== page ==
Article by Kerven Moon, Esq. and Kiley Verbanac, Law Clerk
While the seasons have changed and the weather has gotten warmer, one thing has remained constant over the last three years, COVID-19. Three years have passed since the start of the COVID-19 pandemic, yet the debate over masking still remains among many colleagues, friends, and co-parents. There has been much back and forth regarding who has authority to make decisions regarding masking, particularly within school districts. At first, individual school districts had the discretion of whether to require masks, but then the Pennsylvania Department of Health superseded this discretion on August 31, 2021 when they issued a mandate requiring masks for all students, staff, and faculty. This mandate marked the beginning of a back-and-forth legal battle between the judicial and executive branches, culminating with the Pennsylvania Supreme Court settling the debate once and for all.
On December 10, 2021, the Pennsylvania Supreme Court ruled that the Pennsylvania Department of Health did not have the authority to issue a mask mandate for schools. Despite the thoroughness of the 58-page opinion issued by the justices, one crucial question remains: can school districts choose to enact their own mask mandate? The void created an opportunity for a new back-and-forth legal battle set to play out on the federal stage, this time between parents and districts.
Following the Court’s decision to revoke the Department of Health’s authority to mandate masks when no emergency declaration is in place, school districts across the state began lifting their mandates. This created further litigation with dissatisfied parents filing lawsuits in the federal court system arguing that lifting the mandates violates the Americans with Disabilities Act (“ADA”) by disproportionately affecting immunocompromised students.
In what legal scholars are coining “the Western vs. Eastern District Split,” the federal courts’ rulings are far from uniform. In the Eastern District of Pennsylvania, a federal judge sided with the parents by granting an injunction to block Perkiomen Valley School District from lifting its mask mandate. Similarly, on the other side of the state, in the Western District of Pennsylvania, a federal judge issued an injunction to stop North Allegheny School District from lifting its mask mandate. Yet, also in the Western District, another federal judge reached the opposite conclusion denying the parents’ request to grant an injunction and allowing Upper Saint Clair to lift its mask mandate. Guidance from federal appellate courts is desperately needed to provide a more stable ruling, but in the meantime, school districts’ ability to control masking in Pennsylvania remains dependent upon their location within the state and which judge is assigned to the case.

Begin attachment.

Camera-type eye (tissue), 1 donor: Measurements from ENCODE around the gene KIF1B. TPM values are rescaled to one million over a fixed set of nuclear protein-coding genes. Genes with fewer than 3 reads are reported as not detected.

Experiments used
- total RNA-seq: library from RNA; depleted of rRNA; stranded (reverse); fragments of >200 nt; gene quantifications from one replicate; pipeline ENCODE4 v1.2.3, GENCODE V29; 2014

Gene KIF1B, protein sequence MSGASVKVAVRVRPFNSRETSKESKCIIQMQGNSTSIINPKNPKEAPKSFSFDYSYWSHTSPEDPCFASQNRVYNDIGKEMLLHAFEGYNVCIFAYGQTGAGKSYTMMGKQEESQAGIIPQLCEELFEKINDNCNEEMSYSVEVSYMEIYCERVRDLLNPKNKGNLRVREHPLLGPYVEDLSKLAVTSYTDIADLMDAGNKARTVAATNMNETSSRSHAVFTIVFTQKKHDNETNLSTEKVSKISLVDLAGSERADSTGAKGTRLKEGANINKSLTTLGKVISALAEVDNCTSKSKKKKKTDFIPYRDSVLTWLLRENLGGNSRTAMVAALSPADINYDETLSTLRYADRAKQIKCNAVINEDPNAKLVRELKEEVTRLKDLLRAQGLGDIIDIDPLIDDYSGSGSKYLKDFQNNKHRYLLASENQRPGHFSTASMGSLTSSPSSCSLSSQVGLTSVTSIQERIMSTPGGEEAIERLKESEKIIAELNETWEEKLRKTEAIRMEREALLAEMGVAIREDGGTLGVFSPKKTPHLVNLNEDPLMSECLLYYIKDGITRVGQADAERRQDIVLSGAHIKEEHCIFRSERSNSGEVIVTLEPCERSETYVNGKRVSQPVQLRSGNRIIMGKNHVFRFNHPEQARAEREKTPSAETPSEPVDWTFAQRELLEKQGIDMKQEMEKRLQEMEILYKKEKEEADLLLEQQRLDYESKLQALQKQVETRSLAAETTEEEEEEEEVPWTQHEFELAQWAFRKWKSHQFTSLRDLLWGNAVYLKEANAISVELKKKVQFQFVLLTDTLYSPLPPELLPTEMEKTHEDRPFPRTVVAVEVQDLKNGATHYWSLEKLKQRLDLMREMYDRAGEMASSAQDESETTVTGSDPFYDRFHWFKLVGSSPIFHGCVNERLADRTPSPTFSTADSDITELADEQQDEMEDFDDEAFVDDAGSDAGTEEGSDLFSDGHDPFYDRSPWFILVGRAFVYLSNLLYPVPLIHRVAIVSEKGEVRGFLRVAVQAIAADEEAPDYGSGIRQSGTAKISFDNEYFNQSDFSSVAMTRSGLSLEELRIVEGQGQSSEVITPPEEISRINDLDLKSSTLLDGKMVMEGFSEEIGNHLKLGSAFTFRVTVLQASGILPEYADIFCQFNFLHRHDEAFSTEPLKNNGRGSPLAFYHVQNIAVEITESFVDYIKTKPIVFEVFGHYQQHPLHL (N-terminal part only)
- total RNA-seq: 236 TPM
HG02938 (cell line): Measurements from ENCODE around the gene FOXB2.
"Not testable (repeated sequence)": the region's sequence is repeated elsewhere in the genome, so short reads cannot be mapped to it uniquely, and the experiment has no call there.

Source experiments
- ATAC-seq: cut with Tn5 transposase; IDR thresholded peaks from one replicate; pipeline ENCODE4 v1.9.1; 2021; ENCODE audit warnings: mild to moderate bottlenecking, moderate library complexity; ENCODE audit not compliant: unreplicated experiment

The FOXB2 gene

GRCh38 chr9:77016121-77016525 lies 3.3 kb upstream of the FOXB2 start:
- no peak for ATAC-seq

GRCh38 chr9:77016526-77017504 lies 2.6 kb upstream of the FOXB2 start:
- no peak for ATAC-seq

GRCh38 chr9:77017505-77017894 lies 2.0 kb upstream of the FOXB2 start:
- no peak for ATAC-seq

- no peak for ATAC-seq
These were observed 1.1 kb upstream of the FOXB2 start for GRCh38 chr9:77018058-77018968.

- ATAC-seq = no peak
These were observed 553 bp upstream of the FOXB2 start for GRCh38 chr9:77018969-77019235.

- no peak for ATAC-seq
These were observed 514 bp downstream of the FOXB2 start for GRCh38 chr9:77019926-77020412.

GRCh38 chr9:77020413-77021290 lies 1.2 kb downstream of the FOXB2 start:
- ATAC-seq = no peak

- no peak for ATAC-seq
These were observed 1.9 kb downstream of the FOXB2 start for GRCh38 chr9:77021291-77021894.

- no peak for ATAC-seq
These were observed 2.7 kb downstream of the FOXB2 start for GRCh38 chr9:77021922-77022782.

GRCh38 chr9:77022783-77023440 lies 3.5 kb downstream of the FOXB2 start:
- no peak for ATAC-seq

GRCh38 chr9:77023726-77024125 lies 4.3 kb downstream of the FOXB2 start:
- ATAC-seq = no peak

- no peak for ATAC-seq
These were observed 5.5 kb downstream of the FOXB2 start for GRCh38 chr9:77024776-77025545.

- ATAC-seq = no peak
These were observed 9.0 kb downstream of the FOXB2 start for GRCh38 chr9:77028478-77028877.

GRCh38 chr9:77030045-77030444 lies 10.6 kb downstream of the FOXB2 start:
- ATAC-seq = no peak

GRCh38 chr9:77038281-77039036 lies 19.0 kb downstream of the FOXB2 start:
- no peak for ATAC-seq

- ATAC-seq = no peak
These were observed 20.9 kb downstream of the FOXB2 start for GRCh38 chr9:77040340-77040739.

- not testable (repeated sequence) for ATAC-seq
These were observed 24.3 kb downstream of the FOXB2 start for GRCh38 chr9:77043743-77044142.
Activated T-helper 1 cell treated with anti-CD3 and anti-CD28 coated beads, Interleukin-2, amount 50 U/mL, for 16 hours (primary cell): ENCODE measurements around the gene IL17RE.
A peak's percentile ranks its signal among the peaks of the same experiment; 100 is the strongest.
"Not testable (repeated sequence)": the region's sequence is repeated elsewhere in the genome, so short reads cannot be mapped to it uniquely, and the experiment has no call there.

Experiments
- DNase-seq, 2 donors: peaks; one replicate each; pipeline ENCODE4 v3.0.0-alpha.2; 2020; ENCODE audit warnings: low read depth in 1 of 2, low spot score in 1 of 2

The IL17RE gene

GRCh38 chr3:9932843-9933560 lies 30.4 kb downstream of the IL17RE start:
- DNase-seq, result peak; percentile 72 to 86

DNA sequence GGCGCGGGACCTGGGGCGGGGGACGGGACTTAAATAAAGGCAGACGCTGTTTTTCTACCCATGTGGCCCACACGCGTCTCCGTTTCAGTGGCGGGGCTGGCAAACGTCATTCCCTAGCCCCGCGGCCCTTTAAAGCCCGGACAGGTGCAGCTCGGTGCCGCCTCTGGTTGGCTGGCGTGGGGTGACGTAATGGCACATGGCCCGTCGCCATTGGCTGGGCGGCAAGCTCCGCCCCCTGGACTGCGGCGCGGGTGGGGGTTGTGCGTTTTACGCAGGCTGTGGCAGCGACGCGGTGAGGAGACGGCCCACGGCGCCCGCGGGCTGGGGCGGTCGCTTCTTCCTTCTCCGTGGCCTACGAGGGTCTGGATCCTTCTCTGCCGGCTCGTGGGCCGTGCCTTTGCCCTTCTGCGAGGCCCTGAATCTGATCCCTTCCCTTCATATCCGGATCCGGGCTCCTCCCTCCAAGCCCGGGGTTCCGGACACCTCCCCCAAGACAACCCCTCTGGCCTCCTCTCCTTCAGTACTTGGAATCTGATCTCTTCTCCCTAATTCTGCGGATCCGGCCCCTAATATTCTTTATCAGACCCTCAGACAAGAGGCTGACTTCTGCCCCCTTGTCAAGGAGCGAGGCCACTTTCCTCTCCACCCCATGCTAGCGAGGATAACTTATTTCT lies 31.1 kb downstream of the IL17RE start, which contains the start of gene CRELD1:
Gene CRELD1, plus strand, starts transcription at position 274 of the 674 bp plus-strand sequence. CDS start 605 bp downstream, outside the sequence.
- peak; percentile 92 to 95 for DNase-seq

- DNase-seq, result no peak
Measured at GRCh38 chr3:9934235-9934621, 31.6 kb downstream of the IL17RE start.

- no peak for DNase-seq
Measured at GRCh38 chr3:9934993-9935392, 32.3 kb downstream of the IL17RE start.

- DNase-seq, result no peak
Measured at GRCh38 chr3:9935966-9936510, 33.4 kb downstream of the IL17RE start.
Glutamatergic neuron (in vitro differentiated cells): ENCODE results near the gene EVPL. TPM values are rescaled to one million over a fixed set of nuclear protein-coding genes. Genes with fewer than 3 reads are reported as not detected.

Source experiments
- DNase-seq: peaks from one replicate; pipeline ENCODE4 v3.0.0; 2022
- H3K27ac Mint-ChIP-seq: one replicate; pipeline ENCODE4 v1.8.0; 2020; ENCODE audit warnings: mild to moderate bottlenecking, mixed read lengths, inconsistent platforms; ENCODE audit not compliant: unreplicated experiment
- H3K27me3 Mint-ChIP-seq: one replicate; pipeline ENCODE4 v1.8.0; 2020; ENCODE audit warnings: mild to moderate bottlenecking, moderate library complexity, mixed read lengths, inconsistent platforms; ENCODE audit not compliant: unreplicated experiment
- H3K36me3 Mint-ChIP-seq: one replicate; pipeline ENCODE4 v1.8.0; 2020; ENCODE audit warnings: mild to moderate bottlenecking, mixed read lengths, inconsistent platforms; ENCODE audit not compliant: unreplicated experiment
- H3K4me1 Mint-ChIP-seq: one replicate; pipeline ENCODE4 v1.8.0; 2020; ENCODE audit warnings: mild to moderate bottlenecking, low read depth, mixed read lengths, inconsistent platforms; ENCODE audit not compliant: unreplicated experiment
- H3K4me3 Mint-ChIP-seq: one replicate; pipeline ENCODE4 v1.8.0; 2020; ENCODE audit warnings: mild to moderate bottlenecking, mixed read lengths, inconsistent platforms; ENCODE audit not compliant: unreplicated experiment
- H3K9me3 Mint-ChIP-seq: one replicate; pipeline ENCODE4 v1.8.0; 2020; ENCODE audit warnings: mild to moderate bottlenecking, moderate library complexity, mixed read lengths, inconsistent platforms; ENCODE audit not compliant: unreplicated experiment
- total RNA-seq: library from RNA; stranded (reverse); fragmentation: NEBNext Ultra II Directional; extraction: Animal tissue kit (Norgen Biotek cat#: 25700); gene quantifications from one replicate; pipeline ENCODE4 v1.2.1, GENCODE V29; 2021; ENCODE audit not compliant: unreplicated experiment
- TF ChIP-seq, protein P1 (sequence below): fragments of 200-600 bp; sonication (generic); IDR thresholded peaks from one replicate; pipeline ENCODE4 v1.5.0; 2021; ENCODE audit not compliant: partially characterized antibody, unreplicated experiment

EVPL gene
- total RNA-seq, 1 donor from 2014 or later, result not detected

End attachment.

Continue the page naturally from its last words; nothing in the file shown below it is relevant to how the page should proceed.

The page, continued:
No matter what federal district you reside in, one thing is for sure: the battle to mask or not to mask will continue to be a popular debate topic at the dinner table causing disagreements among family units. Even with vaccinations becoming more common, COVID-19 remains persistent with infection rates varying by the week. During the surges in infection rates, many school districts face the decision of whether to require their students and staff to wear masks. With many parents, just trying to do what is best for their child; whether a school requires masks can be an essential factor in deciding where, when, and if to send their children to in-person school or allow them to participate in extracurricular activities. If the management of COVID-19 risks is becoming an issue within your family, the Burns White Family Law team has the skillset to help you navigate the process.